Mechanical Bulls (dir. Jake Schick, 2023)

Review: Mechanical Bulls

The film is a welcome addition to the familiar territory of the post-college canon. 

By Natalie Duerr


On a humid evening on the Lower East Side, an audience gathered at University Settlement Housing for a screening of Mechanical Bulls. It wasn’t your typical theater set-up—fold-out chairs were strewn across wooden bleachers, and a projector whirred overhead, covering a large white wall with its image. In the end, this felt like the perfect venue for such an intimate, slice-of-life film.

Mechanical Bulls is focused and controlled, taking place on a single day and mostly in a single location with just four characters (five if you count the hallucinated cowboy). Jane (Claire Noelle Smith), May (Miranda Kang), Zach (Kenneth Andrew), and Finn (Jake Schick) are twenty-somethings who find themselves in the all-too-familiar awkward college friend group reunion. May has come back to New York to stay with Jane, Zach, and Finn while in the city on business. The shared apartment’s cluttered walls and messy tables turn the atmosphere from comfortable to stilted. While using a contained setting and limited cast may have been a decision made to accommodate filming in 2021, when pandemic restrictions were still in place, these decisions create a film that feels realistic and lived-in.

In the beginning, the characters’ conversations start as self-conscious and topical. Even though it has been years since they’ve all been together, their perceived shortcomings, chipped shoulders, and passive-aggressive digs rear their ugly heads. This behavior is all too recognizable from recent post-college graduates—either from personal experience or the relationships we see in Girls and Frances Ha. Like its predecessors, Mechanical Bulls is not afraid to show the ugly and confusing aspects of growing up and growing apart.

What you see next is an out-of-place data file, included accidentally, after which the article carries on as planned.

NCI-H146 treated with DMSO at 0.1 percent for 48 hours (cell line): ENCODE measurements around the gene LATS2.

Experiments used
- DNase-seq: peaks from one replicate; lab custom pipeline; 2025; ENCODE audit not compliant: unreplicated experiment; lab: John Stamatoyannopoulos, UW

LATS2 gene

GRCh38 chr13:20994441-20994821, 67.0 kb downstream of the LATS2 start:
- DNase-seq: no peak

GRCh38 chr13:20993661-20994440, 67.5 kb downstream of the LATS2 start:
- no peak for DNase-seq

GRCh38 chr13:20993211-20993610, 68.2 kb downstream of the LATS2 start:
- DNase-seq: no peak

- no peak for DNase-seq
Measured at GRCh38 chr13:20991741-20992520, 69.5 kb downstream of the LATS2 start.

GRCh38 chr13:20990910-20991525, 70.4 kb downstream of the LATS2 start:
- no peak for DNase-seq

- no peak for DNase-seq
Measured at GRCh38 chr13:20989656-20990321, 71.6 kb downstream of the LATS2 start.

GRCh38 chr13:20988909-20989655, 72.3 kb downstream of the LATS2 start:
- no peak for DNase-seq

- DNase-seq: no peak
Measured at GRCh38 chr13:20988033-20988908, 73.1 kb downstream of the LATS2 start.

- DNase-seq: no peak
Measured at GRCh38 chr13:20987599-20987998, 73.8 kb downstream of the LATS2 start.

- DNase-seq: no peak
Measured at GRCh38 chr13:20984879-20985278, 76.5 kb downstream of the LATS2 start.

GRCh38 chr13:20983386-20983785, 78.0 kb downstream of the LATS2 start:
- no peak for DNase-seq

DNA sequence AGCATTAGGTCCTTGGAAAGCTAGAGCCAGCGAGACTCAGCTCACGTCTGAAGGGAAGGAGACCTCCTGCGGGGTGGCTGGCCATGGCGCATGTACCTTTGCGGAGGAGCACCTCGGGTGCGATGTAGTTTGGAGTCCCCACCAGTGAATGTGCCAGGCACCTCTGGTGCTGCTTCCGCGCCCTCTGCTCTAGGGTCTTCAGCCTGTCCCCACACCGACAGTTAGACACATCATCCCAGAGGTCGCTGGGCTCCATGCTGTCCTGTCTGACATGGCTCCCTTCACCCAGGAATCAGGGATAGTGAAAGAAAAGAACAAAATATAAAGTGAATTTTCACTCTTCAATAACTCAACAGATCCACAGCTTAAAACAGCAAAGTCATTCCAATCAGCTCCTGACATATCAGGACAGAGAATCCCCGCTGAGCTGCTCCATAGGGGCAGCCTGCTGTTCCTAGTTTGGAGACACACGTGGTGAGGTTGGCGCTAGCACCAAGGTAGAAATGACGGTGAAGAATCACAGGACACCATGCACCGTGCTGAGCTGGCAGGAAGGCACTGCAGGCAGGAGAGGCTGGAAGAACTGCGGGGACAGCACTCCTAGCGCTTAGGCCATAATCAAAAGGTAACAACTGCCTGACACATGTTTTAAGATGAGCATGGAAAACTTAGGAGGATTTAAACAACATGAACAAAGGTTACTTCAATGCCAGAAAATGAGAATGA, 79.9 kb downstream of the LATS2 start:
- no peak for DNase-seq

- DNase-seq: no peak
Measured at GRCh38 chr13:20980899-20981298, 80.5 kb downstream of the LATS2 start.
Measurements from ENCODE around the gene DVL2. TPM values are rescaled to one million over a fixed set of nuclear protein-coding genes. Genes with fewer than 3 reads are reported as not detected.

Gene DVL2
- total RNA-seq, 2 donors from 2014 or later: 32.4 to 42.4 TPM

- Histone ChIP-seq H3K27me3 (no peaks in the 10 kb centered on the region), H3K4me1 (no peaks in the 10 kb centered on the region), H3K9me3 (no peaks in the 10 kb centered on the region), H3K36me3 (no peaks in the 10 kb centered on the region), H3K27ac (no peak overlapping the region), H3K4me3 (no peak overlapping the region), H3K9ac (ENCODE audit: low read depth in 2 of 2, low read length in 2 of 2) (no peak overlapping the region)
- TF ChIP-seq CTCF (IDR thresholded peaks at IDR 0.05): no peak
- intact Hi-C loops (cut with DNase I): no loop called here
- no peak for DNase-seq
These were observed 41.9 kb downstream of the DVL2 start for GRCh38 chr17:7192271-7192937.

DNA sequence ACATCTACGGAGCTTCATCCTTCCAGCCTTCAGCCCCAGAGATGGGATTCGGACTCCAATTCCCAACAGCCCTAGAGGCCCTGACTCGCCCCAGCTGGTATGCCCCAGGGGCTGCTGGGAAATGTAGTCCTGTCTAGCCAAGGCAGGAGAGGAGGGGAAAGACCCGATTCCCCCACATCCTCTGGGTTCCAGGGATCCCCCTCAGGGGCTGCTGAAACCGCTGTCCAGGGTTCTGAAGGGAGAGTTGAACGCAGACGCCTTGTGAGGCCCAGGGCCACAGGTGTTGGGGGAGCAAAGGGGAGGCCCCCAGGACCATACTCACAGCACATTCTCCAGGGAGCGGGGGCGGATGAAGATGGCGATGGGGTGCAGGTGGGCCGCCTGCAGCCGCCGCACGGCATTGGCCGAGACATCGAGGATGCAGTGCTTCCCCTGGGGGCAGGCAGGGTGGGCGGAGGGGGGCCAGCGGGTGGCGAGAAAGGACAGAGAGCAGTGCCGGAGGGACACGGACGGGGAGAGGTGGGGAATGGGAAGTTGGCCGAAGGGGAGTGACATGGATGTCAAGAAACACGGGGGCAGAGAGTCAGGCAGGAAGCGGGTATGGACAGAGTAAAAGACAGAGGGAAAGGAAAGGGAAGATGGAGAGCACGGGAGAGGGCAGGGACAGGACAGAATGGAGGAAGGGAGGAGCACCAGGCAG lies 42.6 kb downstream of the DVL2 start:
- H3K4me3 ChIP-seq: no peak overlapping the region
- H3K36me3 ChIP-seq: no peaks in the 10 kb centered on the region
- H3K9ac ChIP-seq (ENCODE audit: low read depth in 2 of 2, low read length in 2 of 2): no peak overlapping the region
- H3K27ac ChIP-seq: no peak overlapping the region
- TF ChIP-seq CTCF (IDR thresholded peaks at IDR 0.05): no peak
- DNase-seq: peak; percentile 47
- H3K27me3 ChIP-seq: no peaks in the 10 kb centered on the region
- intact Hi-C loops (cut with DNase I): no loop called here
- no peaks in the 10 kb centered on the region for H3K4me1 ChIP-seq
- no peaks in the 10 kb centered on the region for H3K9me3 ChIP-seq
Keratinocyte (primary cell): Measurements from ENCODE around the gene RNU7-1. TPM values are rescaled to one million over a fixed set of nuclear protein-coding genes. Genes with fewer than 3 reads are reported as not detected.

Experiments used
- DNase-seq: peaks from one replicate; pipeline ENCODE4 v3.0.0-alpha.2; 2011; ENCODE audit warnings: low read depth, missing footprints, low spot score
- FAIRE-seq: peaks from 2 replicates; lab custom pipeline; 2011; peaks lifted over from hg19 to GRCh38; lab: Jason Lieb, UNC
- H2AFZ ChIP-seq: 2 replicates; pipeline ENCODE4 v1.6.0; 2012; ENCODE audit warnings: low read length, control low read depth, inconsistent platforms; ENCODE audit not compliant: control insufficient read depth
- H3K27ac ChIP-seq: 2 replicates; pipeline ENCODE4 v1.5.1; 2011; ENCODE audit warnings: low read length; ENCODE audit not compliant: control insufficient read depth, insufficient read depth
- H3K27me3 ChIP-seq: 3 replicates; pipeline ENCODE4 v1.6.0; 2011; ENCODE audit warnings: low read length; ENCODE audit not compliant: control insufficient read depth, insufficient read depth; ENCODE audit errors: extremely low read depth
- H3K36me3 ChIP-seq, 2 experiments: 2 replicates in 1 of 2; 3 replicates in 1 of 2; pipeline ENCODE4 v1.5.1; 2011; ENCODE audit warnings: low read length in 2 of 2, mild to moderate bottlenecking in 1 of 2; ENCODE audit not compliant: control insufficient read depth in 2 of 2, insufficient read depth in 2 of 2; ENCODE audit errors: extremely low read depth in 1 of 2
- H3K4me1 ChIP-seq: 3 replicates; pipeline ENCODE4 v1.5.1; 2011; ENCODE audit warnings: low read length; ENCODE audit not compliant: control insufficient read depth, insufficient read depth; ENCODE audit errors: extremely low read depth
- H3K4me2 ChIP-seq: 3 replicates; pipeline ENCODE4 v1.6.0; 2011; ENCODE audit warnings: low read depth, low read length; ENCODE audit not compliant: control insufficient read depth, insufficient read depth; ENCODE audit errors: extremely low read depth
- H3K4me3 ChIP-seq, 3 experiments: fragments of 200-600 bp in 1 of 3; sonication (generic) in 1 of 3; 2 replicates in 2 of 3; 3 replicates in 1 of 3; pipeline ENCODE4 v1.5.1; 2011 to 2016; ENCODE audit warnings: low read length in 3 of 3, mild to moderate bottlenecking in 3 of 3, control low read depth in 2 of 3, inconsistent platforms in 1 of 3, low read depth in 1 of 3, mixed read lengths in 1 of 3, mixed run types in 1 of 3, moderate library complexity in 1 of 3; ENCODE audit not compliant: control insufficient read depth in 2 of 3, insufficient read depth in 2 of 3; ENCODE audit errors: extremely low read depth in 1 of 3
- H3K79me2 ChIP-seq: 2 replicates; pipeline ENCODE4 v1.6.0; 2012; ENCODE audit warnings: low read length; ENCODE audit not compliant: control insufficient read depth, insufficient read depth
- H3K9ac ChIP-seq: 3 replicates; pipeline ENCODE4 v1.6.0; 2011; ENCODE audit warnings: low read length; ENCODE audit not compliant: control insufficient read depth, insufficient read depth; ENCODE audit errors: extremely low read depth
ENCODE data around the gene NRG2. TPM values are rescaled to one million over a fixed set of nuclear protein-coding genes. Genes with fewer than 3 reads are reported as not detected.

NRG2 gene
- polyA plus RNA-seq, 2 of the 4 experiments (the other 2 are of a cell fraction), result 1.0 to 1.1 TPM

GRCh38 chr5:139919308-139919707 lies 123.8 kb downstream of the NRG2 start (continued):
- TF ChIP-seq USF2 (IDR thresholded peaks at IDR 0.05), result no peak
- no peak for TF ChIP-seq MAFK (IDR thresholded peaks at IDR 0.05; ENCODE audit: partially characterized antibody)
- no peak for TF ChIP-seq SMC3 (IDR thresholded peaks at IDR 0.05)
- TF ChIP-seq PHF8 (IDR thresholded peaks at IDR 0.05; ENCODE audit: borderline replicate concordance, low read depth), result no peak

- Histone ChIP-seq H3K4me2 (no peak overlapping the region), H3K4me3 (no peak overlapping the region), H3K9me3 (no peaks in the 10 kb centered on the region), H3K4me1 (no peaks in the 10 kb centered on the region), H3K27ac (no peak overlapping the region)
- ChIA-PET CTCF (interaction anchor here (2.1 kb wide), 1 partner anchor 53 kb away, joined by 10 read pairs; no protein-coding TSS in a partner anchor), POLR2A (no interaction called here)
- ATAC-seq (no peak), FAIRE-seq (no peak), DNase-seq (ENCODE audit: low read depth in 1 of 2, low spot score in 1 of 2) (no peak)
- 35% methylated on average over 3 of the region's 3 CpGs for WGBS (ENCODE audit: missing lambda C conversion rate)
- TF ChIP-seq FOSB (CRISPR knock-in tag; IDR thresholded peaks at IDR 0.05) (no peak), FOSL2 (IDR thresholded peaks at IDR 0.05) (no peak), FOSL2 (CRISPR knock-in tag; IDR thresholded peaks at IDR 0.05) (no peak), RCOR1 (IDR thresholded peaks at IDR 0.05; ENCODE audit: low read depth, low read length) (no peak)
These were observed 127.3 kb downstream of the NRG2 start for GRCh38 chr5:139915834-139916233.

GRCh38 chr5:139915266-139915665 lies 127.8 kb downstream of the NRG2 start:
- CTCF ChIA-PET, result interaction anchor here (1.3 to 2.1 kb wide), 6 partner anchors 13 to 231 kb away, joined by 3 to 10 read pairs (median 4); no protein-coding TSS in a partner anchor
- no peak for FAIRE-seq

Mechanical Bulls

Smith and Kang do a brilliant job of portraying not only the often-unspoken depth of friendship between women, but the awkwardness of reconnecting with someone who used to know you better than yourself. The slightly judgemental glances and tense delivery paired with carefully considered questions conveys the dichotomy of this relationship’s past and present. May’s renewed presence in Jane’s life poses the question: is a friend someone who accepts you for who you are or someone who knows you can be better? Even though May has been out of the loop for years, she sees parts of Jane that Zach and Finn have either been blissfully unaware of or pretend do not exist.

As the four friends come together, falling into old habits of drinking, smoking, and rocking out, their wayward conversation slowly reveals the trepidation each holds. If being an adult means having a “real” job, how far will you go to pretend you have one? Who do you try to fool, and to whom do you finally admit that being an adult isn’t what you thought it would be? And if we could all be a little bit more honest with each other, wouldn’t that make this all at least feel better? To the last question, Mechanical Bulls answers resoundingly yes. While each character is struggling in their own way to temper the expectations of adulthood with its crushing reality, they spend the better part of the day pretending that isn’t the case. It isn’t until the pretenses and expectations break down that the characters can really be honest with each other.

While each character’s future and the future of the friend group is left up to the viewer to decide, the film ends on a decidedly more positive note than it started. Their relationships will never be the same as they were in college, but maybe they’ve evolved into something even better.

Mechanical Bulls is written, directed, and edited by Jake Schick and Josh Laufer. The film is available to rent on Amazon